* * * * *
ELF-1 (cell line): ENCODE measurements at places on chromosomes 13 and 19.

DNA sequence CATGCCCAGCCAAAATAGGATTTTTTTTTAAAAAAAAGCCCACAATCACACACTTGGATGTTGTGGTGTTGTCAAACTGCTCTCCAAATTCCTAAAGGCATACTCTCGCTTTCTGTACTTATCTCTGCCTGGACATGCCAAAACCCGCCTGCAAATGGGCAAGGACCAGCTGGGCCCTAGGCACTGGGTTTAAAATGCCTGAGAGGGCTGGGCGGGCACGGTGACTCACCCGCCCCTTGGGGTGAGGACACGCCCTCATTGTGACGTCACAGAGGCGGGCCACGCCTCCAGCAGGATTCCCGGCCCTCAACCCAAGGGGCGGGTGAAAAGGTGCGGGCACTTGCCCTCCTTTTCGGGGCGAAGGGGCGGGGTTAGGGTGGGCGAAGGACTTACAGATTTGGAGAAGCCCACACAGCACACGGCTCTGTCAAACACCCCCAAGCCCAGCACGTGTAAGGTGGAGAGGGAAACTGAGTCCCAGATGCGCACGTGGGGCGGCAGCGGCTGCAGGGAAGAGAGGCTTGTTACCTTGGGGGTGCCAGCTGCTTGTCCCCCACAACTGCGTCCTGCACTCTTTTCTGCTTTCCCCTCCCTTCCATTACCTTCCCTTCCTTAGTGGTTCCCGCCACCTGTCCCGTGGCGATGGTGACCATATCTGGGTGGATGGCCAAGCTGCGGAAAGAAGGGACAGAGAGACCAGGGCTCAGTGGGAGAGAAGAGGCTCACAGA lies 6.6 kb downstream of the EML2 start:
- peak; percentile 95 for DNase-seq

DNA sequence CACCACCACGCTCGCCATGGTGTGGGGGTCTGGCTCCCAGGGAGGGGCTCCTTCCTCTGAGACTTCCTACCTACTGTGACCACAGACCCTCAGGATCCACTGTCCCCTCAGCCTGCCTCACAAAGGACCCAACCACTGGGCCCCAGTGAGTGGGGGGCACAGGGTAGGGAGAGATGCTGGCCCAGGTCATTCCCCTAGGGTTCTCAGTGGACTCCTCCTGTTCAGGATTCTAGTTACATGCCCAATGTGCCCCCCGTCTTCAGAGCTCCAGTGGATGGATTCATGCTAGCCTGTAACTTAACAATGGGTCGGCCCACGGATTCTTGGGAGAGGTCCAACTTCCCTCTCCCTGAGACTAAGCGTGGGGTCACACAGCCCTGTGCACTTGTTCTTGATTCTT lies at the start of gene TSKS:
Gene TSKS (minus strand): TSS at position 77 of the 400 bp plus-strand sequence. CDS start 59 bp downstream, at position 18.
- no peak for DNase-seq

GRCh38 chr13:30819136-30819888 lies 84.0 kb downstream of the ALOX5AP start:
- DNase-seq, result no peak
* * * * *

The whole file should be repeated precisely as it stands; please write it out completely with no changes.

ELF-1 (cell line): ENCODE measurements at places on chromosomes 13 and 19.

DNA sequence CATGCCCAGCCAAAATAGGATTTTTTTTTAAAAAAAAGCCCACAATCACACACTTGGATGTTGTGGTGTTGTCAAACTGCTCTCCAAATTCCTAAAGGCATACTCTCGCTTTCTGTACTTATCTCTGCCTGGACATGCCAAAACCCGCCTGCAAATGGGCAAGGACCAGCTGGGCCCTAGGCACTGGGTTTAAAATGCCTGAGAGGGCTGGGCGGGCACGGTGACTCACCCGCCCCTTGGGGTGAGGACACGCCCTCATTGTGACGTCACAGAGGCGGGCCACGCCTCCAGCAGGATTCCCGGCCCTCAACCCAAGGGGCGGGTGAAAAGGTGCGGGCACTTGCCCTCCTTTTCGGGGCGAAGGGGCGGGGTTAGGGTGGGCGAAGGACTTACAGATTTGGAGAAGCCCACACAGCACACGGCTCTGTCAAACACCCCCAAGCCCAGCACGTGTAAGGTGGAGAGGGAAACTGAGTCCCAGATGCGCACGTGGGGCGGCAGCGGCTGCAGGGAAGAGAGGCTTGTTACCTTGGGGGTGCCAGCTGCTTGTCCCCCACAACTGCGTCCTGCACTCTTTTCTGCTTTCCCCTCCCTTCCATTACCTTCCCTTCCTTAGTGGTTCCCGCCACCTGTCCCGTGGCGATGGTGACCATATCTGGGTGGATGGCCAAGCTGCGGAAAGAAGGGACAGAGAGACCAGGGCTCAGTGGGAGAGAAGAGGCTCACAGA lies 6.6 kb downstream of the EML2 start:
- peak; percentile 95 for DNase-seq

DNA sequence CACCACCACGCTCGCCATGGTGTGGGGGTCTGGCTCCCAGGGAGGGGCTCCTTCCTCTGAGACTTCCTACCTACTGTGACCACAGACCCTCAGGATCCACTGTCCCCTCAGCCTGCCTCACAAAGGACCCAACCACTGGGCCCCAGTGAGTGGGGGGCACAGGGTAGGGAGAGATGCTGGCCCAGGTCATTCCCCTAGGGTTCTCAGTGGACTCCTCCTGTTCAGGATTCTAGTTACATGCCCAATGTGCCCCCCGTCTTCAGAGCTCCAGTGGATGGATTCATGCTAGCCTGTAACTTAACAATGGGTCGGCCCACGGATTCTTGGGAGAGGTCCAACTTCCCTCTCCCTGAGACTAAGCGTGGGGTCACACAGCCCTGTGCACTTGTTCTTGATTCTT lies at the start of gene TSKS:
Gene TSKS (minus strand): TSS at position 77 of the 400 bp plus-strand sequence. CDS start 59 bp downstream, at position 18.
- no peak for DNase-seq

GRCh38 chr13:30819136-30819888 lies 84.0 kb downstream of the ALOX5AP start:
- DNase-seq, result no peak